Non-Surgical Varicose & Spider Vein Therapies
Updated: Oct 10, 2018
A mainstay of treating varicose veins, compression therapy helps to improve circulation and should be considered by anyone suffering from varicose or spider veins. Compression therapy improves blood circulation by applying controlled pressure to the affected area, constricting the diameter of the veins and thus restoring adequate blood flow. Also anti-inflammatory, such treatment can yield improvement in pain and swelling, reducing symptoms and even retard the progression of varicose and spider veins.
There are several options for compression therapy for vein treatment. The two methods most commonly used are compression bandaging and elastic graduated compression hosiery (support stockings).
Compression Bandaging: Usually used when varicose veins produce symptoms of leg ulcers, compression bandaging utilizes a multi-layer system to bind, pad, and compress. Elasticized bandages provide graduated compression with the highest pressure placed on the ankle where it is most needed. Bandages may be left on or reapplied for several weeks until swelling has dissipated in the affected vein area.
Compression Hosiery/Support Stockings: Elastic compression stockings are classified into different levels based on the amount of pressure placed on the ankle. Measurements of the lower leg should be taken to ensure proper fitting. Properly fitted stockings will produce an effective graduation in pressure and be comfortable to wear; they should not cause discomfort or trauma.
You should consult a doctor about which type of compression is best for you. Proper measurements are required to ensure the effectiveness of the treatment and inappropriate compression may worsen vein symptoms. We offer a variety of compression hosiery at discounted prices, call today to schedule a consultation, 866.238.0131.
Compression therapy should not be used for arterial leg ulcers and should be used with caution in diabetic leg ulcers.
Nutrition & Diet
Eating a balanced diet high in fiber and low in sugar and fat is crucial to maintaining healthy veins and legs. Many physicians consider the first line of therapy to be a high fiber diet with sufficient fluids. A diet too low in fiber can result in patient strain during bowel movements, which can subsequently increase pressure in the veins of the lower legs. Over time this can deteriorate vascular integrity and even worsen existing conditions.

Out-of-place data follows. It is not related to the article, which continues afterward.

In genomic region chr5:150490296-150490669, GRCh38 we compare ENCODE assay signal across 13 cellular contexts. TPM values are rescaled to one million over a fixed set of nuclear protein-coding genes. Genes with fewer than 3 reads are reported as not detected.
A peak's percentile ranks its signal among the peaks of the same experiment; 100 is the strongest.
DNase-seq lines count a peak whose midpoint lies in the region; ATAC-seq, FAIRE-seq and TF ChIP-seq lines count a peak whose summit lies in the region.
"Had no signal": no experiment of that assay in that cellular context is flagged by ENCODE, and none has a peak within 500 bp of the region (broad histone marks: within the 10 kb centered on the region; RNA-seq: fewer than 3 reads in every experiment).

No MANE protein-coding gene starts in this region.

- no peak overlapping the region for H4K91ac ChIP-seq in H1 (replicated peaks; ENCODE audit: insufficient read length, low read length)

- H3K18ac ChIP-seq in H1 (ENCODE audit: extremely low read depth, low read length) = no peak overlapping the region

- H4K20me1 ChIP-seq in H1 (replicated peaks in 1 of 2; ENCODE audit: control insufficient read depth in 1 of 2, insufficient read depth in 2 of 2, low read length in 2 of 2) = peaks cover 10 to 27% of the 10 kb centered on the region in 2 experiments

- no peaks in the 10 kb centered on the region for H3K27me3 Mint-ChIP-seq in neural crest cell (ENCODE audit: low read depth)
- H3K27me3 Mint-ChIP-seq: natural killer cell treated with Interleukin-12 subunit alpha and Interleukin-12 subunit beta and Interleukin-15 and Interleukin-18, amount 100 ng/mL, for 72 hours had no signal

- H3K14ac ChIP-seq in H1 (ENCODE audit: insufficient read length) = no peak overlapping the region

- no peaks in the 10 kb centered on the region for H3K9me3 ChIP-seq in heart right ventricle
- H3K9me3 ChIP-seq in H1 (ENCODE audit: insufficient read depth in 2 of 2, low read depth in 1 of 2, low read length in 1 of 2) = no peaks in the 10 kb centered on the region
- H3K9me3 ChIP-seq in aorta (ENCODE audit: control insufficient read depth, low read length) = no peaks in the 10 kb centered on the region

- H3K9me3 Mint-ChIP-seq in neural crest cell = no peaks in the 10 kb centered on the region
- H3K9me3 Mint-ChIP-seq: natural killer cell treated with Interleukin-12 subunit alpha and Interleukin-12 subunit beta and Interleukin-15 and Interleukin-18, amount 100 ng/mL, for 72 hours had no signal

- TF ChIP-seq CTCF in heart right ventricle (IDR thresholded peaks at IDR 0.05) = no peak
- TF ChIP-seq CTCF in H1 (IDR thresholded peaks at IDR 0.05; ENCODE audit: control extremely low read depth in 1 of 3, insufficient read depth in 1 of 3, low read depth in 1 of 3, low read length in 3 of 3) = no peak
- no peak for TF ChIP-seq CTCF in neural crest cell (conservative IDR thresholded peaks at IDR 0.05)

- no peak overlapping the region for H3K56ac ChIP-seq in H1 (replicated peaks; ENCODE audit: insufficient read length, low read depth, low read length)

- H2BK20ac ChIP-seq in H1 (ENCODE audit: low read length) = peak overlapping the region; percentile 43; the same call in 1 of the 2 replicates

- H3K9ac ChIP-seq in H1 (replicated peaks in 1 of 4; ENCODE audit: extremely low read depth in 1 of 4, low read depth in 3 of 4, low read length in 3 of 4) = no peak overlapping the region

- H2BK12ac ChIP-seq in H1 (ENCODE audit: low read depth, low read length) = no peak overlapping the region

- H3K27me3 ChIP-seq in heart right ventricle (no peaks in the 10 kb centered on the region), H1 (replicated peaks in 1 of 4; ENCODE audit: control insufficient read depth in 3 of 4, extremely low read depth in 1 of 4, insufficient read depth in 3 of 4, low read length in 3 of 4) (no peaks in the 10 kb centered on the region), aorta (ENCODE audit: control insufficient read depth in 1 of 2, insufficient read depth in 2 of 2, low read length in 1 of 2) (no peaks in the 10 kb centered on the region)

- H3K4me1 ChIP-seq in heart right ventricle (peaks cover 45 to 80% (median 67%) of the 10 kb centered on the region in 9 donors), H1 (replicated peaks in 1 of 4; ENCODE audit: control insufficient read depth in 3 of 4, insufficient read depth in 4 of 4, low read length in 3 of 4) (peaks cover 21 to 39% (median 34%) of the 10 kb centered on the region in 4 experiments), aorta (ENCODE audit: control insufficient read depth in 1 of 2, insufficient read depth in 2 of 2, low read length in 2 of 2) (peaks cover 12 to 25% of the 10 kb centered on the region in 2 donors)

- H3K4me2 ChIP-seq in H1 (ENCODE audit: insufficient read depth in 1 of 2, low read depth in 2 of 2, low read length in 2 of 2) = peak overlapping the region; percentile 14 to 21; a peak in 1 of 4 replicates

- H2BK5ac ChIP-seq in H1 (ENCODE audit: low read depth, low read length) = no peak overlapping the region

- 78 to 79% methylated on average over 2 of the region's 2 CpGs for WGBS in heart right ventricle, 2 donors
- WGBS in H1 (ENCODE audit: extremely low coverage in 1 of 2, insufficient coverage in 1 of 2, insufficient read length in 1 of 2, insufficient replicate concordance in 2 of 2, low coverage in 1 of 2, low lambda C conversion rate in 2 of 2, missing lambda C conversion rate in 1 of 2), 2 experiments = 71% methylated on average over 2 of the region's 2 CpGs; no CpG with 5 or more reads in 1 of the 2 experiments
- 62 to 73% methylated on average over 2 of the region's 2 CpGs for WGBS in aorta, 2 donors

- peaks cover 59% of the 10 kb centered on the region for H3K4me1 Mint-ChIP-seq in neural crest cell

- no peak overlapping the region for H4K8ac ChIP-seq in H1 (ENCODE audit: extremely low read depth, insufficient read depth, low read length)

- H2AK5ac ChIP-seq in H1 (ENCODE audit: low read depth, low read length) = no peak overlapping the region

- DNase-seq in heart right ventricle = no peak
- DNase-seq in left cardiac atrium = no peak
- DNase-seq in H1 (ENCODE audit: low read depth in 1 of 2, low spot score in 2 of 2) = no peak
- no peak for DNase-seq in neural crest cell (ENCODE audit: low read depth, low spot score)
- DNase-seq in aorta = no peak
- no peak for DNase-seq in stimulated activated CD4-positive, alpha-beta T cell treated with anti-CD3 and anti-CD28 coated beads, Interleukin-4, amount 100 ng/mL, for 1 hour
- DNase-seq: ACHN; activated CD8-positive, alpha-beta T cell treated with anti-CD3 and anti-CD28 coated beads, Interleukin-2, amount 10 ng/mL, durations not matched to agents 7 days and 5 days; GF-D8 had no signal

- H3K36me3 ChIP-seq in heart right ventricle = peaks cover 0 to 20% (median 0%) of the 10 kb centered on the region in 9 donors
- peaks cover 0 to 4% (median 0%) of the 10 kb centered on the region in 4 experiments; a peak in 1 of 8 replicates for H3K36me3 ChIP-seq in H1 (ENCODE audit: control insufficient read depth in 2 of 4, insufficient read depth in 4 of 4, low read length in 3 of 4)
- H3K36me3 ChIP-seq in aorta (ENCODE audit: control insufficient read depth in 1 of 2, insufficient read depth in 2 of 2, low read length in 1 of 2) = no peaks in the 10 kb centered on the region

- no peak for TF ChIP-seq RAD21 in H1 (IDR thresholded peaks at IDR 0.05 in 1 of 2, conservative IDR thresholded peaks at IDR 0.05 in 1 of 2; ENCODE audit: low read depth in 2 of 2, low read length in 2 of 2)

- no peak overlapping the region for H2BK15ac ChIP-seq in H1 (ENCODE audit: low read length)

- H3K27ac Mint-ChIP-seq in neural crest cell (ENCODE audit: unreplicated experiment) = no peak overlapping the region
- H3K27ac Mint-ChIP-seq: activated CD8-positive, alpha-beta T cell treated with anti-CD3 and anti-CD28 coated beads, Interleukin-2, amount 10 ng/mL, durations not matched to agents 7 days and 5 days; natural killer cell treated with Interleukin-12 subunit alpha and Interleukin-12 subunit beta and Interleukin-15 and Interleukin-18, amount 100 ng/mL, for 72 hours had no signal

Aside from a healthy diet, many vitamins and herbal remedies have been found to be helpful in the reduction of symptoms and prevention of venous disease. Below are some of the most common vitamins and herbal remedies taken to treat varicose veins.
You should note that though the information provided is helpful, you should seek the attention of a qualified physician before starting any treatment or therapy. Failure to do so could result in further aggravation of an existing condition.
Vitamin C: Also known as ascorbic acid and dehydroascorbic acid, vitamin C is essential in the formation of collagen, the main supportive protein of skin, and other fibrous tissue. Because collagen is essential to the growth, development, and repair of tissue, the structural and functional integrity of capillary walls depends on sufficient vitamin C. A prolonged deficiency in vitamin C not only halts construction of collagen-based structures, but also can deteriorate existing structures.
Vitamin C can be ingested in citrus fruits, tomatoes, potatoes, brussel sprouts, cauliflower, broccoli, strawberries, cabbage, and spinach. Although relatively safe, excessive consumption can result in gastrointestinal disturbances, kidney stones, and excess iron absorption. Those who have a history of kidney stones should not take large amounts of vitamin C. Individuals who smoke require an additional 35 mg/d of vitamin C over that of a nonsmoker.
Vitamin E: Antioxidants such as vitamin E act to protect your cells against the effects of free radicals, which are potentially damaging by-products of energy metabolism. Free radicals can damage cells and may contribute to the development of cardiovascular disease and cancer. It is believed that vitamin E, through its ability to limit production of free radicals, might help prevent or delay the development of such chronic diseases.
Vitamin E can be found in vegetable oils, unprocessed cereal grains, nuts, fruits, vegetables, and meats. While there is no evidence of adverse effects from the consumption of vitamin E that naturally occurs in foods, excess vitamin E from supplements can cause hemorrhagic toxicity in certain individuals. Patients on anticoagulant therapy should be monitored when taking vitamin E supplements.